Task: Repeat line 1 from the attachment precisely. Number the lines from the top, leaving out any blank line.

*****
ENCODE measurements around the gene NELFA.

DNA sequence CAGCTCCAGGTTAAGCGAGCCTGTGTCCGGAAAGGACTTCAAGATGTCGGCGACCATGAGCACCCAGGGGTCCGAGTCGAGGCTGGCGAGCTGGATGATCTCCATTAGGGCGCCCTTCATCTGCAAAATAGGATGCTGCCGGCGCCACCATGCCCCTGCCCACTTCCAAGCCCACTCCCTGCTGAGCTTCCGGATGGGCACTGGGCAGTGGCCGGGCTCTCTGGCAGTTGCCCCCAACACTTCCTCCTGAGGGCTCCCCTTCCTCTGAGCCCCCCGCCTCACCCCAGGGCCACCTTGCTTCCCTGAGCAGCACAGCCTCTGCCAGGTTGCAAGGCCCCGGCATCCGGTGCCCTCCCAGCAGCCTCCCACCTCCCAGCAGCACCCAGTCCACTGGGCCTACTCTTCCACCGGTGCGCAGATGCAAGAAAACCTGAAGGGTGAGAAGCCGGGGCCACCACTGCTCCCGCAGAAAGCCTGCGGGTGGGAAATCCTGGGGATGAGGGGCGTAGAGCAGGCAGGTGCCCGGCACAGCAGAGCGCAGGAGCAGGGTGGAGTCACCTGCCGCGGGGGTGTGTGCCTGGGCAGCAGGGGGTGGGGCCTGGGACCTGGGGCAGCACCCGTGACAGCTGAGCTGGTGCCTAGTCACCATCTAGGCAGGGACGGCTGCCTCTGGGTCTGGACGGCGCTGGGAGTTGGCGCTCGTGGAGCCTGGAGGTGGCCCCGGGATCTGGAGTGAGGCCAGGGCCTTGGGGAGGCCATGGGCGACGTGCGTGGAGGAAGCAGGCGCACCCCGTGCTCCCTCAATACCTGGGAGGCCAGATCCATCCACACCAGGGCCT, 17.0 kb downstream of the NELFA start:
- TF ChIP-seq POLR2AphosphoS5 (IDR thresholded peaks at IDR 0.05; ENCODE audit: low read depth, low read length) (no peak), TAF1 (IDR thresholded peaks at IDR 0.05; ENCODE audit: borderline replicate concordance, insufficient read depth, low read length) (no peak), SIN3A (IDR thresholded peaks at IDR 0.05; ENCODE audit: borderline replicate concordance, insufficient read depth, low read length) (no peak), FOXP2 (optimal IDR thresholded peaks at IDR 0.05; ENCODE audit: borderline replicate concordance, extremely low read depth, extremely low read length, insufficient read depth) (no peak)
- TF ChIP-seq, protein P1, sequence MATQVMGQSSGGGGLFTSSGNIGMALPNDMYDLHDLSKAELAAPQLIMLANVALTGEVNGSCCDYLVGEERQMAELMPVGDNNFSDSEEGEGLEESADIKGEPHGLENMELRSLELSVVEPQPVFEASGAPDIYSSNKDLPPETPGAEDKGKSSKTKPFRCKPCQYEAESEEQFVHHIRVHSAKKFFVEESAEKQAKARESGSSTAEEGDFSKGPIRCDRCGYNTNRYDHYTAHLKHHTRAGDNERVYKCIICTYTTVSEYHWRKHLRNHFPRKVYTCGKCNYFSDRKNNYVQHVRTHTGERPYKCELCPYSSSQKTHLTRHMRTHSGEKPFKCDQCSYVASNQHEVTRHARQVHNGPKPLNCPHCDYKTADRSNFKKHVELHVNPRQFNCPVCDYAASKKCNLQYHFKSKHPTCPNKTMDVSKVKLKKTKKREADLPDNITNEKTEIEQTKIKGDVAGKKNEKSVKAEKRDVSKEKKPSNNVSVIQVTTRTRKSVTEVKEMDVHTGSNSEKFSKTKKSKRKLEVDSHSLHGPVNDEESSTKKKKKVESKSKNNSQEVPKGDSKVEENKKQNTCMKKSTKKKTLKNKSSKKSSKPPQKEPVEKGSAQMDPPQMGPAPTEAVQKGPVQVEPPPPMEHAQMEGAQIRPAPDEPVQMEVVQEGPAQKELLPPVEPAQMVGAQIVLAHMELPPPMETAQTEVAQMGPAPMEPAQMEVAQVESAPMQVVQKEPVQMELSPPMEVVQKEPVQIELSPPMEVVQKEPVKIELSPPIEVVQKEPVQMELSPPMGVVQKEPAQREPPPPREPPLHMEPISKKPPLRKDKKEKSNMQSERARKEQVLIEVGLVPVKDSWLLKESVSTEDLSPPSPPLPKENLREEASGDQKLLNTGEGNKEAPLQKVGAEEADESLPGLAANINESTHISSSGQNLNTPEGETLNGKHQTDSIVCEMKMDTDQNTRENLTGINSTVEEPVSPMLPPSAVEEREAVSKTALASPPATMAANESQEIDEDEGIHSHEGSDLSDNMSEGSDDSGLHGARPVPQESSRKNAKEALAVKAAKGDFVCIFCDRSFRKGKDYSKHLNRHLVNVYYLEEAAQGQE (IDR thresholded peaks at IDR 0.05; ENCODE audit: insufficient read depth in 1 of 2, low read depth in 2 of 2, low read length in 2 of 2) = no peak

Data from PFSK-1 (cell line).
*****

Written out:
ENCODE measurements around the gene NELFA.